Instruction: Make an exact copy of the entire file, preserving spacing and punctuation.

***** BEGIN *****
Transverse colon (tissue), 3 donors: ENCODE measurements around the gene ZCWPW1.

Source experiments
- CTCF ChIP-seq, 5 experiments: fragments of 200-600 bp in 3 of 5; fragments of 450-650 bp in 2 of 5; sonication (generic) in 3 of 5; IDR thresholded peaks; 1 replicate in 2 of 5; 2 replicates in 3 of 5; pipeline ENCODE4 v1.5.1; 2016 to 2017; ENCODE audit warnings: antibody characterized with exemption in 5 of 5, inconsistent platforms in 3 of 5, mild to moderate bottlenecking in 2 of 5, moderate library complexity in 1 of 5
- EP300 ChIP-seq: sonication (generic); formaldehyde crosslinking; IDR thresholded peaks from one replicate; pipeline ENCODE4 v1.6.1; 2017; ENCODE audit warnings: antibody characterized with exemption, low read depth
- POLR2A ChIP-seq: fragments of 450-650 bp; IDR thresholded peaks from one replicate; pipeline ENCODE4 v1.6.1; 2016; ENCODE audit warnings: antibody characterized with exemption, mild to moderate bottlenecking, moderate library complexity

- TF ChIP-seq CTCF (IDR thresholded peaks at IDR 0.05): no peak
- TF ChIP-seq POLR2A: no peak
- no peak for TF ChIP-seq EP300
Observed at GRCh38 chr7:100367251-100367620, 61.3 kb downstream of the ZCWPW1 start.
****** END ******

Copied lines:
Transverse colon (tissue), 3 donors: ENCODE measurements around the gene ZCWPW1.

Source experiments
- CTCF ChIP-seq, 5 experiments: fragments of 200-600 bp in 3 of 5; fragments of 450-650 bp in 2 of 5; sonication (generic) in 3 of 5; IDR thresholded peaks; 1 replicate in 2 of 5; 2 replicates in 3 of 5; pipeline ENCODE4 v1.5.1; 2016 to 2017; ENCODE audit warnings: antibody characterized with exemption in 5 of 5, inconsistent platforms in 3 of 5, mild to moderate bottlenecking in 2 of 5, moderate library complexity in 1 of 5
- EP300 ChIP-seq: sonication (generic); formaldehyde crosslinking; IDR thresholded peaks from one replicate; pipeline ENCODE4 v1.6.1; 2017; ENCODE audit warnings: antibody characterized with exemption, low read depth
- POLR2A ChIP-seq: fragments of 450-650 bp; IDR thresholded peaks from one replicate; pipeline ENCODE4 v1.6.1; 2016; ENCODE audit warnings: antibody characterized with exemption, mild to moderate bottlenecking, moderate library complexity

- TF ChIP-seq CTCF (IDR thresholded peaks at IDR 0.05): no peak
- TF ChIP-seq POLR2A: no peak
- no peak for TF ChIP-seq EP300
Observed at GRCh38 chr7:100367251-100367620, 61.3 kb downstream of the ZCWPW1 start.